Comment The panic that broke out in Second Life last month over a copybot raised many questions about the security of property in the virtual universe.
Unlike most massively multiplayer games (if you can even call Second Life that), Second Life "residents" are allowed to actually own the stuff they create. So if you could copy endlessly, in what sense could you actually own anything?
The CopyBot itself may not have been quite dangerous enough to justify all the fuss it caused – but it highlights an interesting crossroads in Second Life's development. It had its origins in a project called libsecondlife, which is working on a project (informally endorsed by Linden Lab) to open source the Second Life game engine.
This suggests a fascinating possible future for the Second Life universe - But an open source strategy must surely make that fragile economy even more vulnerable.
Linden Lab has been talking about open sourcing SL for a while – and there are lots of good reasons why it might want to. The Second Life interface is pretty clunky, and the graphics engines are a long way behind the state of the art. A game like World of Warcraft leaves SL in the shade - possibly one of the reasons why of the million or more who have registered for SL, only a small proportion become regular visitors.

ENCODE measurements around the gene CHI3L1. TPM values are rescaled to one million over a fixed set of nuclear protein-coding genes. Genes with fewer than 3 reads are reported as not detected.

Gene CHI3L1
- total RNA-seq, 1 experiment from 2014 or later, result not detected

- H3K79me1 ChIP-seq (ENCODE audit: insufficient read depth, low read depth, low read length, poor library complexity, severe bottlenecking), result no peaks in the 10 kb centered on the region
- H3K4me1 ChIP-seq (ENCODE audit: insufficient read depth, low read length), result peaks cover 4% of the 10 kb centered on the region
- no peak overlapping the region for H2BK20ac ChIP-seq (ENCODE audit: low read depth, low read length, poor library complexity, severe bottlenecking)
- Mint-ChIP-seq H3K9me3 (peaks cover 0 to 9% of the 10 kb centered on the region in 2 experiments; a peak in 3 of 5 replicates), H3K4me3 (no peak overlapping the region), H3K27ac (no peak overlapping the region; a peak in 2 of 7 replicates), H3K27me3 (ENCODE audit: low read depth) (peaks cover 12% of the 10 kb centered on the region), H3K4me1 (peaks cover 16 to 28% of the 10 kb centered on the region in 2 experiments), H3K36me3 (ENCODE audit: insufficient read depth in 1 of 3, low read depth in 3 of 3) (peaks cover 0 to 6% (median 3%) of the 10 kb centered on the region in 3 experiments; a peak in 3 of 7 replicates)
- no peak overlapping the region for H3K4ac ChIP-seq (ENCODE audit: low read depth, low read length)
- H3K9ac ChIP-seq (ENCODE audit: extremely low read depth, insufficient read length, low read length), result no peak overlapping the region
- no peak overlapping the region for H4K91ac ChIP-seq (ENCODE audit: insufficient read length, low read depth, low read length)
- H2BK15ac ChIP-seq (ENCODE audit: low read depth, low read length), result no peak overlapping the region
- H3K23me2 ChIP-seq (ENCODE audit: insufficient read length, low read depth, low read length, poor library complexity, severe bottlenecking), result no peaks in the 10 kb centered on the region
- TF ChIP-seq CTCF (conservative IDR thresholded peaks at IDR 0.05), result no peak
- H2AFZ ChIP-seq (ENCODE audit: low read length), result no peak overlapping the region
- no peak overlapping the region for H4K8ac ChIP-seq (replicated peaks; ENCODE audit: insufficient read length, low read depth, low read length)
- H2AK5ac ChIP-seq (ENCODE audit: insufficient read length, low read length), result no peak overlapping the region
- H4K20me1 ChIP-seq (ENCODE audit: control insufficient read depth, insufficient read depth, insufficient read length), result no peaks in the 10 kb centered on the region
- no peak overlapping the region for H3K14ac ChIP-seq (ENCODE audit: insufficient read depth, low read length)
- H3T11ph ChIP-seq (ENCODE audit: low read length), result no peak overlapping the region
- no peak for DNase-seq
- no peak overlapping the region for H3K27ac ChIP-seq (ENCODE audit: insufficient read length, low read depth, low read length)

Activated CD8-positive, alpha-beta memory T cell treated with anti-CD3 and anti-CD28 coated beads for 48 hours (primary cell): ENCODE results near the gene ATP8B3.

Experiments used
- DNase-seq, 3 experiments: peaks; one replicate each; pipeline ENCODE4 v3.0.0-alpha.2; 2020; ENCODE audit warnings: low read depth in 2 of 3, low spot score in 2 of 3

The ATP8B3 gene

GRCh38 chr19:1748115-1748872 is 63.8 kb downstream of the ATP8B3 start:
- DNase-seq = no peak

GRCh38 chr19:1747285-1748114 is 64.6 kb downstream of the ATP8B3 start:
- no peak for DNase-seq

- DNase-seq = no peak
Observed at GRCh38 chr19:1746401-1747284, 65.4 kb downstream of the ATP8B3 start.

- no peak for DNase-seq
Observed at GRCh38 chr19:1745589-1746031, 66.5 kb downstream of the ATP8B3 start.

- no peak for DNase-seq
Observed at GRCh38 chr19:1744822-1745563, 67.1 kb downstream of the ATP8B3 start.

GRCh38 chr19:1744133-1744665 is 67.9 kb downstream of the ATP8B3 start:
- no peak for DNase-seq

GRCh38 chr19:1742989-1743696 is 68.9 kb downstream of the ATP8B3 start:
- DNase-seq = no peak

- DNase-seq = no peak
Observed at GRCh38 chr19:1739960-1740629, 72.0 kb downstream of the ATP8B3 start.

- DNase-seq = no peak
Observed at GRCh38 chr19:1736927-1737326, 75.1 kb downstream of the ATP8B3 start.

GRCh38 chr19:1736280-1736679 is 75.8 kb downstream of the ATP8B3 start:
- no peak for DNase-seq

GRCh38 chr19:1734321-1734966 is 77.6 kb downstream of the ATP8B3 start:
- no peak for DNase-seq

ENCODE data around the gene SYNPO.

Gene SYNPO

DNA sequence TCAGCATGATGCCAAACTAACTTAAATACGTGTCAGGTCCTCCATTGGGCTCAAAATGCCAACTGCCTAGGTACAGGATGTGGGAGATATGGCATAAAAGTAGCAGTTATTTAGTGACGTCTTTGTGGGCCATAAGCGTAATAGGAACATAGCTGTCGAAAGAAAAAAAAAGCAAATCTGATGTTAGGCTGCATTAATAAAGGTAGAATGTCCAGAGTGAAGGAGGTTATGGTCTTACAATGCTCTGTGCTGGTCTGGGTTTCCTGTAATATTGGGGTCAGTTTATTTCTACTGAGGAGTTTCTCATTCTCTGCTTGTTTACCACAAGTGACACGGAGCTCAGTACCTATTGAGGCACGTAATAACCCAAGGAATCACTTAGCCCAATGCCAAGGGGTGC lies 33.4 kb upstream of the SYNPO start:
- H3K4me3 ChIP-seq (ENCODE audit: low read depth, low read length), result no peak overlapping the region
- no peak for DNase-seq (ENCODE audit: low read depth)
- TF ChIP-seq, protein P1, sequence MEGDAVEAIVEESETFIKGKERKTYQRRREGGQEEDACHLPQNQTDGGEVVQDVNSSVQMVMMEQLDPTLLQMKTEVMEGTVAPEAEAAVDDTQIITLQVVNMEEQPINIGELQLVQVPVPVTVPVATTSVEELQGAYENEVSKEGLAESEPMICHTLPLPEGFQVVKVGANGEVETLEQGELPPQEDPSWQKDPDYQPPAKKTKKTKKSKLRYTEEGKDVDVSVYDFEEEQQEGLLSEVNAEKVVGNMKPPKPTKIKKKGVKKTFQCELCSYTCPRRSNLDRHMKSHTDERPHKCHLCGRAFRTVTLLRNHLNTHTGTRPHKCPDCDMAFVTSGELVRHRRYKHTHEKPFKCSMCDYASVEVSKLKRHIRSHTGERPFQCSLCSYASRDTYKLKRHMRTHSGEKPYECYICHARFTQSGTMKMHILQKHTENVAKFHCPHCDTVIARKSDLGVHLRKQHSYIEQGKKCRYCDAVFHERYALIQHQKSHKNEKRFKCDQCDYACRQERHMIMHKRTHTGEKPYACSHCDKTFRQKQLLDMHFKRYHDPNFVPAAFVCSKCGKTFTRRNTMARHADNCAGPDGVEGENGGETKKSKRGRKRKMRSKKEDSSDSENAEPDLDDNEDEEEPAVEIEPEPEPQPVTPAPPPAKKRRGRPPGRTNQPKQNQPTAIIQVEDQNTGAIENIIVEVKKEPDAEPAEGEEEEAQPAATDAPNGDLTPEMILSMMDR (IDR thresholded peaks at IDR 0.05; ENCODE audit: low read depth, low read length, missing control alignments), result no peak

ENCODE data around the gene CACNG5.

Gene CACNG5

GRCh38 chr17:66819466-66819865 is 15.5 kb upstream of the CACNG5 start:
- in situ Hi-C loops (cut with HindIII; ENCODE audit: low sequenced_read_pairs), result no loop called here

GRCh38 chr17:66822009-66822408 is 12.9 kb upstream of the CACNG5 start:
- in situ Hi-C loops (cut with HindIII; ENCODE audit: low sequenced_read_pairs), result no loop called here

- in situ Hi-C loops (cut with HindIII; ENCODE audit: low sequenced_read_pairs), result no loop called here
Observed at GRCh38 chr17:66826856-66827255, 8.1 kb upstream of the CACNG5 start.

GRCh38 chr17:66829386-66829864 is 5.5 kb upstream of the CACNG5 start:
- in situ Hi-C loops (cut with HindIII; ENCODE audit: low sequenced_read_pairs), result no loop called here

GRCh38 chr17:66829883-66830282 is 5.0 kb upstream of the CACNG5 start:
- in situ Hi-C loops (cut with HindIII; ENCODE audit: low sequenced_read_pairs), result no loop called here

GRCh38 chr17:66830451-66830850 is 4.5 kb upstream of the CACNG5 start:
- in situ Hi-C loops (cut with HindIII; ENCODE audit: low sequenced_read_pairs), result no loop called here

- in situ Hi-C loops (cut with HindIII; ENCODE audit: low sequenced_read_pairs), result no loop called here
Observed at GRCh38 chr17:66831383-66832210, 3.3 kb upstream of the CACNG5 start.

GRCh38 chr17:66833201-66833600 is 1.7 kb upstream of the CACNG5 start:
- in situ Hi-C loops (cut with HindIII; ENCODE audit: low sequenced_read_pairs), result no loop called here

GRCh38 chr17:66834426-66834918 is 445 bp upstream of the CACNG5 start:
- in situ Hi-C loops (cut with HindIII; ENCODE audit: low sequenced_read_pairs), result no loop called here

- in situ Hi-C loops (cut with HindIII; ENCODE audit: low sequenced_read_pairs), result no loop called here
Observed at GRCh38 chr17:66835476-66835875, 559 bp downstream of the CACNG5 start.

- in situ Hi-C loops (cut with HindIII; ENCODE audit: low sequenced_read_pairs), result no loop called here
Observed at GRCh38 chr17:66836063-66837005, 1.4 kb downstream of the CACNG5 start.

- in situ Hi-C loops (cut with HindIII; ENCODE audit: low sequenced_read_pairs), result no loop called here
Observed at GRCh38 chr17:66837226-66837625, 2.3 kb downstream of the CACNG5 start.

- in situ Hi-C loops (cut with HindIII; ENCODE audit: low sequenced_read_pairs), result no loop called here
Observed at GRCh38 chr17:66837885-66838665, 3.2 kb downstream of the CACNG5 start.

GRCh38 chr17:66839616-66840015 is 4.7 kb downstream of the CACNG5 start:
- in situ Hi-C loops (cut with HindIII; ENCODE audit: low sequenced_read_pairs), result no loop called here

Linden Lab is a tiny company, struggling to develop its product at the pace it should. As CEO Philip Rosedale admitted in a recent podcast, "We as a roughly 100 person company are stretched to the limit."
If it can attract a sufficiently large community, an open source project would bring more development resources to bear on Second Life (though the open source community hasn't been terribly good at user interfaces in the past).
The first libsecondlife project that the ordinary resident could use would be a new client. As Jonathan Freedman, a member of libsecondlife, says: "The default Second Life client is rather limited. It is very feature full. So you need a decent system to run it." So one of the first things they could design is a simpler client for new members.
Big corporates like IBM, who are ardent Second Life fans, could host their own Second Life instances, and adapt it for other purposes – like training or conferencing. Open source developers could also work on better integration between Second Life and other projects, from simple web browsing to other online universes, such as WoW.
If you consider SL not as a game, but just a rather fancy 3d chat application, then that seems more or less what you'd expect. Instead of a single service provider, you have multiple interconnected service providers, set up by anyone who feels the need.